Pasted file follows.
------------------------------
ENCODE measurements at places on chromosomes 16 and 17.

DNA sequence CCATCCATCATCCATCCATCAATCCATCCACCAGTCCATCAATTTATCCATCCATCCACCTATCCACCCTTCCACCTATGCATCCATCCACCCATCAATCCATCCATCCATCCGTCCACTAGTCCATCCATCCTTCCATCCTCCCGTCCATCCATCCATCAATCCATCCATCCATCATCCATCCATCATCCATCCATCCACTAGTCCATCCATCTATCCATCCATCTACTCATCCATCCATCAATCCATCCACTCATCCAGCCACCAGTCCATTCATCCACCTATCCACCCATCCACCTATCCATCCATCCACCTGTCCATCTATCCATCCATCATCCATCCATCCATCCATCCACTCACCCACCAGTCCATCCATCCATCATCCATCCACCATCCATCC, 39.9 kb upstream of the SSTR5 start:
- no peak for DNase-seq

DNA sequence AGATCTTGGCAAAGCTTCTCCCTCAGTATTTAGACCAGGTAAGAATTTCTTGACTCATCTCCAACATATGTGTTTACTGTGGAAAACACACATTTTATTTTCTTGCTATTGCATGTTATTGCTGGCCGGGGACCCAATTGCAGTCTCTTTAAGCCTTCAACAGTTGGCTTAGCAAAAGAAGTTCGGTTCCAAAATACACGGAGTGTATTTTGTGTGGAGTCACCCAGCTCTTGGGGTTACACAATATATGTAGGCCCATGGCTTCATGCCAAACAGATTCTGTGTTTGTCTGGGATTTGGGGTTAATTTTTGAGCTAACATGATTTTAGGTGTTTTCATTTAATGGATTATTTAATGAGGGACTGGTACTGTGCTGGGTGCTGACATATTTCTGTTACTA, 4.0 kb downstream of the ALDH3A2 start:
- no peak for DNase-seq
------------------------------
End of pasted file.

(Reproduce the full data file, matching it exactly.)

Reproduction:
ENCODE measurements at places on chromosomes 16 and 17.

DNA sequence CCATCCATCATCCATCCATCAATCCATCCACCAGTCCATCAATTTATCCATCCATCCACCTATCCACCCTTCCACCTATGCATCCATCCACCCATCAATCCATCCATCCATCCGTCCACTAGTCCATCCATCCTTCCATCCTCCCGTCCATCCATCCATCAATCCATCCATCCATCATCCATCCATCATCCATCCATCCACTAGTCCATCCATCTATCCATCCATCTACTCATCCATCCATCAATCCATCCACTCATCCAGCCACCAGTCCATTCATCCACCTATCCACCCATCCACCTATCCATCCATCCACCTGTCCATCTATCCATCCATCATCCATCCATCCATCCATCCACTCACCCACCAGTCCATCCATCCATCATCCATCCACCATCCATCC, 39.9 kb upstream of the SSTR5 start:
- no peak for DNase-seq

DNA sequence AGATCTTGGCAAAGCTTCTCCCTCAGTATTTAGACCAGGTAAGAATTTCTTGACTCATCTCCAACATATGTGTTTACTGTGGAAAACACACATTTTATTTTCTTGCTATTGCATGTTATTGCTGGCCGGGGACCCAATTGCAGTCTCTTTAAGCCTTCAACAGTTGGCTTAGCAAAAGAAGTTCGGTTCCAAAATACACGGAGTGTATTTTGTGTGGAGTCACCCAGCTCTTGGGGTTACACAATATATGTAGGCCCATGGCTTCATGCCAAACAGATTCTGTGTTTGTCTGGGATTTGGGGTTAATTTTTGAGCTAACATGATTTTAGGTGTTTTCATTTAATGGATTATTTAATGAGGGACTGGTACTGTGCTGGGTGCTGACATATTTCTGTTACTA, 4.0 kb downstream of the ALDH3A2 start:
- no peak for DNase-seq